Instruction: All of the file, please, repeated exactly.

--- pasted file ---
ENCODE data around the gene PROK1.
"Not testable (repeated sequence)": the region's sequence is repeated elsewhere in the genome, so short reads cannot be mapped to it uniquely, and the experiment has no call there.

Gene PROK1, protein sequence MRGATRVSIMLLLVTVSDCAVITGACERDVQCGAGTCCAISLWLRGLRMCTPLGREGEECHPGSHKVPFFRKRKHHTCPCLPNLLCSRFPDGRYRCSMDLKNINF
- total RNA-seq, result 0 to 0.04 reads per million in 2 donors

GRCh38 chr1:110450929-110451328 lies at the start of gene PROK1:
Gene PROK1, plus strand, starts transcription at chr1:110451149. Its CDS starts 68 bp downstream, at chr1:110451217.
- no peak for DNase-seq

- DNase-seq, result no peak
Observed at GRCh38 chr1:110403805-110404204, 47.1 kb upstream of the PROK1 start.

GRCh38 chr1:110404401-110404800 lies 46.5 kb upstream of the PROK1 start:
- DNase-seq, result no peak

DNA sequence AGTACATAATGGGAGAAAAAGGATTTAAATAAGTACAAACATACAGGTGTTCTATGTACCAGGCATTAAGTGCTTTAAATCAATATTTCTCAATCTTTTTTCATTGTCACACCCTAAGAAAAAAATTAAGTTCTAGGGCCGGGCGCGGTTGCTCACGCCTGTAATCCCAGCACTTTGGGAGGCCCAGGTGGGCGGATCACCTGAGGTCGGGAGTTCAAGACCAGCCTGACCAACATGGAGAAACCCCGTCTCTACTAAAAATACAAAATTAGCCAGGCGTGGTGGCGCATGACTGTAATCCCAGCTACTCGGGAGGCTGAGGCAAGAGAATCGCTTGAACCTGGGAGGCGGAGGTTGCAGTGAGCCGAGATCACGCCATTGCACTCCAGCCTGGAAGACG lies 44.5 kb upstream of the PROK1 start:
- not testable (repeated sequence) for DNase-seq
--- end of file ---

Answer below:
ENCODE data around the gene PROK1.
"Not testable (repeated sequence)": the region's sequence is repeated elsewhere in the genome, so short reads cannot be mapped to it uniquely, and the experiment has no call there.

Gene PROK1, protein sequence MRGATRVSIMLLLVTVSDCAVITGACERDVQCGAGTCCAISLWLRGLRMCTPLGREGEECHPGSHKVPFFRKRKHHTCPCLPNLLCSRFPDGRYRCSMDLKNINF
- total RNA-seq, result 0 to 0.04 reads per million in 2 donors

GRCh38 chr1:110450929-110451328 lies at the start of gene PROK1:
Gene PROK1, plus strand, starts transcription at chr1:110451149. Its CDS starts 68 bp downstream, at chr1:110451217.
- no peak for DNase-seq

- DNase-seq, result no peak
Observed at GRCh38 chr1:110403805-110404204, 47.1 kb upstream of the PROK1 start.

GRCh38 chr1:110404401-110404800 lies 46.5 kb upstream of the PROK1 start:
- DNase-seq, result no peak

DNA sequence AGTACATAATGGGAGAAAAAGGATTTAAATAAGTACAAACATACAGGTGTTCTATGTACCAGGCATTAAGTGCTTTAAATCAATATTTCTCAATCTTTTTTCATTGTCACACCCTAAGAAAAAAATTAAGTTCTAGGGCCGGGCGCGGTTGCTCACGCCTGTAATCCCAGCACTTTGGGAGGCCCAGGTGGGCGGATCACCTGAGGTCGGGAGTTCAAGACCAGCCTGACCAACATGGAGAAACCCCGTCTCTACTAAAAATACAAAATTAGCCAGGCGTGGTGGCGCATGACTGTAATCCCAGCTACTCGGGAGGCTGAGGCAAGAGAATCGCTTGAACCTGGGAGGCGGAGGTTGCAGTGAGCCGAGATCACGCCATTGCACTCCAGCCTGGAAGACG lies 44.5 kb upstream of the PROK1 start:
- not testable (repeated sequence) for DNase-seq